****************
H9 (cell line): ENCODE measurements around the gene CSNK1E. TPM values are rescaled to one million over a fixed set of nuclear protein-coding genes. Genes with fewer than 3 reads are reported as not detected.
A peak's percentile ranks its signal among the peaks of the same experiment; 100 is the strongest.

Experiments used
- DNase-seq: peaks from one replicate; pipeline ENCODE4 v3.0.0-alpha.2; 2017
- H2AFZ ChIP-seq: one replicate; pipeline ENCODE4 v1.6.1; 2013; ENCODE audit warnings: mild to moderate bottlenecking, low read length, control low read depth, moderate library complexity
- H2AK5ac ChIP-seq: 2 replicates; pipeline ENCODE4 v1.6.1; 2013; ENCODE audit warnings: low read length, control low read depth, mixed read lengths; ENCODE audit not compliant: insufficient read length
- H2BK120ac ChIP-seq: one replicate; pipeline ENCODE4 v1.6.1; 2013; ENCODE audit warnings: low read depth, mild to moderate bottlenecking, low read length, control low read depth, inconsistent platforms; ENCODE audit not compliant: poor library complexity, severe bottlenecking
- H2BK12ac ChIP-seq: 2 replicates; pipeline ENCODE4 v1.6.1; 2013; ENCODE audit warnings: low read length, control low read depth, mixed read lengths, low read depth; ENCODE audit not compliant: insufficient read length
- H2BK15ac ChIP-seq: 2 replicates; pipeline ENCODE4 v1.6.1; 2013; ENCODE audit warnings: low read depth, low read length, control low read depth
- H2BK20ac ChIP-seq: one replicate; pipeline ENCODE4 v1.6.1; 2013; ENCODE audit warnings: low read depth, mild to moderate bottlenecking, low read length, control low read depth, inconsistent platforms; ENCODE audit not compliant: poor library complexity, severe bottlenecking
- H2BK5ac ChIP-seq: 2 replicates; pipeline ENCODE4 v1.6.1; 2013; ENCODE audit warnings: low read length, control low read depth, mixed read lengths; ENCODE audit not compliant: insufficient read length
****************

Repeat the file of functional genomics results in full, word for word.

H9 (cell line): ENCODE measurements around the gene CSNK1E. TPM values are rescaled to one million over a fixed set of nuclear protein-coding genes. Genes with fewer than 3 reads are reported as not detected.
A peak's percentile ranks its signal among the peaks of the same experiment; 100 is the strongest.

Experiments used
- DNase-seq: peaks from one replicate; pipeline ENCODE4 v3.0.0-alpha.2; 2017
- H2AFZ ChIP-seq: one replicate; pipeline ENCODE4 v1.6.1; 2013; ENCODE audit warnings: mild to moderate bottlenecking, low read length, control low read depth, moderate library complexity
- H2AK5ac ChIP-seq: 2 replicates; pipeline ENCODE4 v1.6.1; 2013; ENCODE audit warnings: low read length, control low read depth, mixed read lengths; ENCODE audit not compliant: insufficient read length
- H2BK120ac ChIP-seq: one replicate; pipeline ENCODE4 v1.6.1; 2013; ENCODE audit warnings: low read depth, mild to moderate bottlenecking, low read length, control low read depth, inconsistent platforms; ENCODE audit not compliant: poor library complexity, severe bottlenecking
- H2BK12ac ChIP-seq: 2 replicates; pipeline ENCODE4 v1.6.1; 2013; ENCODE audit warnings: low read length, control low read depth, mixed read lengths, low read depth; ENCODE audit not compliant: insufficient read length
- H2BK15ac ChIP-seq: 2 replicates; pipeline ENCODE4 v1.6.1; 2013; ENCODE audit warnings: low read depth, low read length, control low read depth
- H2BK20ac ChIP-seq: one replicate; pipeline ENCODE4 v1.6.1; 2013; ENCODE audit warnings: low read depth, mild to moderate bottlenecking, low read length, control low read depth, inconsistent platforms; ENCODE audit not compliant: poor library complexity, severe bottlenecking
- H2BK5ac ChIP-seq: 2 replicates; pipeline ENCODE4 v1.6.1; 2013; ENCODE audit warnings: low read length, control low read depth, mixed read lengths; ENCODE audit not compliant: insufficient read length